Nationality and Borders Bill deprivation of citizenship clause at odds with basic constitutional principles
Legal experts have voiced their opinion that new legislation to strengthen powers to deprive British citizens of citizenship is fundamentally at odds with basic and essential common law principles in an opinion prepared on behalf the Good Law Project.
Posted on 21 January 2022
Clause 9 of the Nationalities and Borders Bill, which is due to reach the Lords Committee stage on 27 January 2022, significantly expands the Secretary of State’s powers under s. 40 of the British Nationality Act 1981 allowing her to make an order stripping British citizens of their citizenship without providing notice of such an order.
The exercise of the power is highly likely to give rise to deprivation decisions that are incompatible with Article 6 ECHR, Article 8 ECHR and potentially Article 14 ECHR, says the legal opinion commissioned by Leigh Day human rights lawyers.
It introduces a broad and ill-defined set of circumstances in which individuals can be stripped of their British citizenship without even attempting to notify the individual of the Secretary of State’s decision, say Raza Husain QC and Eleanor Mitchell of Matrix Chambers and Jason Pobjoy of Blackstone Chambers, who have published a 40-page document setting out defects in the proposed new law.
The lawyers’ concerns with the proposed clause include:
- The Government claims that Clause 9 doesn't affect an individual’s right to appeal; however, “Clause 9 does not contain any requirement that the Secretary of State seek to notify a person of a deprivation decision even after the event”
- Access to courts and tribunals are a “constitutional right in the UK” and are “fundamental to the rule of law”
- Clause 9 breaches article 6 ECHR (right to access court), article 8 ECHR (right to respect for privacy and family life), and article 14 ECHR (freedom from discrimination in the enjoyment of Convention rights).
The Bill was introduced to the House of Commons on 6 July 2021 and originally did not contain any provisions relating to deprivation of citizenship. At Committee stage, the Government proposed Clause 9, specifying the circumstances under which the Secretary of State would be able to deprive a person of their British citizenship without notice.
At present, under the British Nationality Act 1981, British citizens who have been naturalised or who were born with dual nationality can only be deprived of citizenship under circumstances “conducive to the public good” and must be informed of the Secretary of State’s decision in writing. A judgment in 2021 ruled that a 2018 amendment to the 2003 regulations to allow the Home Secretary to serve notice for deprivation of citizenship simply by placing an order on someone’s file, was unlawful.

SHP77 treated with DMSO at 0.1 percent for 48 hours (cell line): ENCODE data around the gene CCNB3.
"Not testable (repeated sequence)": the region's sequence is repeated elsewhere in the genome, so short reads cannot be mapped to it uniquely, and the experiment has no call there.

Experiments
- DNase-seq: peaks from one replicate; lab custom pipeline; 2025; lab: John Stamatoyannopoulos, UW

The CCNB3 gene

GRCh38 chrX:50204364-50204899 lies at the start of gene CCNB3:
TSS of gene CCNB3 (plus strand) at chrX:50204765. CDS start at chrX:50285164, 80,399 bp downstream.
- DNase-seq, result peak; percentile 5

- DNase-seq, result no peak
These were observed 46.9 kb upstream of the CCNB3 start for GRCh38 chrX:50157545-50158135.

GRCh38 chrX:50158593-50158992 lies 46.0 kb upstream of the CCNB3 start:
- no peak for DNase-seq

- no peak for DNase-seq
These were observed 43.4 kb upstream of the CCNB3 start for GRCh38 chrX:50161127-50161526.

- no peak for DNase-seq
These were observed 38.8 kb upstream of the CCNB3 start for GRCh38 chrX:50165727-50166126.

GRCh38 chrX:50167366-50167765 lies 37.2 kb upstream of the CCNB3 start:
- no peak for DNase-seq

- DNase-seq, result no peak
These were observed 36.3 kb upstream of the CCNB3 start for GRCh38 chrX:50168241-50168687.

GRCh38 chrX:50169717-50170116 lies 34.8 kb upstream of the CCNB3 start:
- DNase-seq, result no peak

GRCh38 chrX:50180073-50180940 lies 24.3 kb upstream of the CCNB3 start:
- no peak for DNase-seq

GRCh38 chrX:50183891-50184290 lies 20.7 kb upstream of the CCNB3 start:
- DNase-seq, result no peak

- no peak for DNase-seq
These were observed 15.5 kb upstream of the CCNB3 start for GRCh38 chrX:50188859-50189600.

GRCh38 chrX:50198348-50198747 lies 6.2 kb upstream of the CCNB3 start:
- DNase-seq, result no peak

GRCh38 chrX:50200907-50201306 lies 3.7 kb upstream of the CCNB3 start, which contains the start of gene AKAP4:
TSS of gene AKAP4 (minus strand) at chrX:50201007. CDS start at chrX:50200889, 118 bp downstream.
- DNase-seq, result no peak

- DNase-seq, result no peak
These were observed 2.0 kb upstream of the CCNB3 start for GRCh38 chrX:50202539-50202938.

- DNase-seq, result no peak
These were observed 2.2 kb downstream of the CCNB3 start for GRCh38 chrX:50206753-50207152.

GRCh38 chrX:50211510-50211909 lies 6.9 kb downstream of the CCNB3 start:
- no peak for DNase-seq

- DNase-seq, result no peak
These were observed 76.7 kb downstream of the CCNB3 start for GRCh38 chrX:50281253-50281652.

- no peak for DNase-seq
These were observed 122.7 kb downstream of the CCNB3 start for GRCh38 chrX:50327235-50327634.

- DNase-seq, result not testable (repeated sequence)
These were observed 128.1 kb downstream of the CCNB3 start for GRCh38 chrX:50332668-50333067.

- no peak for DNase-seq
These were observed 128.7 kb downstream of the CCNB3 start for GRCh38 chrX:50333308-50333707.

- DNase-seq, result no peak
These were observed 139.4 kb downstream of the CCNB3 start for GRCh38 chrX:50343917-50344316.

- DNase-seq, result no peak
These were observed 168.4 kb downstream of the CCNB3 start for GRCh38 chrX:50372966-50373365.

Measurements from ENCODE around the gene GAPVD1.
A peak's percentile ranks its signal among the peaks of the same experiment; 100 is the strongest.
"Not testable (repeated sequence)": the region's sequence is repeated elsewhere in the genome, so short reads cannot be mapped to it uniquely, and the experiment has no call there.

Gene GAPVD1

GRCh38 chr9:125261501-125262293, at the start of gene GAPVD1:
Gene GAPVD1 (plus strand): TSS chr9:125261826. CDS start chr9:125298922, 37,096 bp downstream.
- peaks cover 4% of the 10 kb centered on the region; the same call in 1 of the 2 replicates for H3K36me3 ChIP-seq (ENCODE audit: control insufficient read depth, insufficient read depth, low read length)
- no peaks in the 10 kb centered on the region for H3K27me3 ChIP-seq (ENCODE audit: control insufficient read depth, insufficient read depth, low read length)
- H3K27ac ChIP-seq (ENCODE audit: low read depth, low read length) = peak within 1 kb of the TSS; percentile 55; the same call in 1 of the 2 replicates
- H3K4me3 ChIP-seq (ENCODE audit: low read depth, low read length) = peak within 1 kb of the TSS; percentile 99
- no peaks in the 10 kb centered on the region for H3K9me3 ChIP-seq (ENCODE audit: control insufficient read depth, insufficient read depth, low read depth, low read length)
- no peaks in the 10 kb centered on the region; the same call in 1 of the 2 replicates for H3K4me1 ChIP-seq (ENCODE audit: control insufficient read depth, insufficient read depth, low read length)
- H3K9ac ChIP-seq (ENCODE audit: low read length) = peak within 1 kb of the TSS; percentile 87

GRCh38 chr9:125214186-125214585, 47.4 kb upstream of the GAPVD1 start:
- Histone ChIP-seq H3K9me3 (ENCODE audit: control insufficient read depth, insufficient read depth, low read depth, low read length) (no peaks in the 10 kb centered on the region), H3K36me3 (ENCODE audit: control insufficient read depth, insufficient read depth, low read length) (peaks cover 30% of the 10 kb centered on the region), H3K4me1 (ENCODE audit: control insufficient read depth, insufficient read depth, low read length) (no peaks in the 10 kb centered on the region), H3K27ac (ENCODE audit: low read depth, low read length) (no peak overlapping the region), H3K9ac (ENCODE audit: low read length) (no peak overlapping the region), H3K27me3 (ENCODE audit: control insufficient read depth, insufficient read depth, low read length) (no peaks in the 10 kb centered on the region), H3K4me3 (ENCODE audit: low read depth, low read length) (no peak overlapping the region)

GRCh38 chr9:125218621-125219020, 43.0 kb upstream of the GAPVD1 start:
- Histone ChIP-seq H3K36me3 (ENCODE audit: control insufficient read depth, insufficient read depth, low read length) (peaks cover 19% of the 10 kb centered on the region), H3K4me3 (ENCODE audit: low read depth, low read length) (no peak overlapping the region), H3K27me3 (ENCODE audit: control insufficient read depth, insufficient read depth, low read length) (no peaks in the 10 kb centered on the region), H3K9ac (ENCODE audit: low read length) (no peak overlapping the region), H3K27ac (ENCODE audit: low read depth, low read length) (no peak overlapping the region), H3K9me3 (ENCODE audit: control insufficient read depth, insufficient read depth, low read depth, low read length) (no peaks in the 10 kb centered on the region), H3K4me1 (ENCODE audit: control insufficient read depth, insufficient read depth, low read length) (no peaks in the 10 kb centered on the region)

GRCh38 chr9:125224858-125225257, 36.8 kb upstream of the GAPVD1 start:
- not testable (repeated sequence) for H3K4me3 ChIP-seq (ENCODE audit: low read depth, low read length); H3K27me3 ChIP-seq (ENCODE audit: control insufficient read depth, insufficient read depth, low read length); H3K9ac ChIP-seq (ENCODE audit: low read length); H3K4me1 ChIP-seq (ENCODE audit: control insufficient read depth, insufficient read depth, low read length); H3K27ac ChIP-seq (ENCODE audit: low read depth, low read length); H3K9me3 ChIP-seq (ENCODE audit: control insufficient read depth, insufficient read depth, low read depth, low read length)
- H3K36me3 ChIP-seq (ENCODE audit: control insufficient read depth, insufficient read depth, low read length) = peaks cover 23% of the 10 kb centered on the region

The legal opinion states that the proposed Clause 9 measures go far beyond what would be needed to reverse that judgment and the UK Government already has greater powers to deprive individuals of their citizenship than any other G20 country.
As proposed, Clause 9 provides that the Secretary of State is able to deprive a person of their British citizenship without notice if: (a) she does not have the information needed to give notice; (b) it would “not be reasonably practicable” to give notice “for any other reason”; or (c) notice “should not be given” in the interests of national security, the UK’s relations with another country, or otherwise in the public interest.
However, “the inroads Clause 9 makes into the constitutional principle that notice must be given of administrative decisions and into the common-law requirements of procedural fairness are both wide and deep”, says the legal opinion.
The proposed legislation raises a real concern as to the compatibility of the notice provisions with Article 14 ECHR, the right to freedom from discrimination (taken with Article 8), and while Clause 9 does not formally remove the right to appeal a deprivation decision, it would in practice impede it in real and significant ways.
Jo Maugham, of the Good Law Project said:
“What is most troubling to me about the provisions is what they do merely by existing, without even needing to be used. They create a class of contingent citizen, disproportionately black and brown people, who dare not comfortably participate in civic life, as you or I might, lest the Home Secretary find them no longer conducive to the public good. It renders a large group of citizens second class."
Leigh Day partner Tessa Gregory said:
“The Legal Opinion, prepared for our client the Good Law Project, makes plain that the proposals which allow the Home Secretary to deprive someone of their British citizenship without giving them notice (including retroactively) are inimical to the basic requirements of fairness and the rule of law and will disproportionately impact people of non-white racial and ethnic backgrounds.”
Tessa Gregory was assisted on the case by trainee solicitor Rhiannon Adams.
The Good Law Project also worked with CAGE and Media Diversified to commission the legal opinion.
Tessa is an experienced litigator who specialises in international and domestic human rights law cases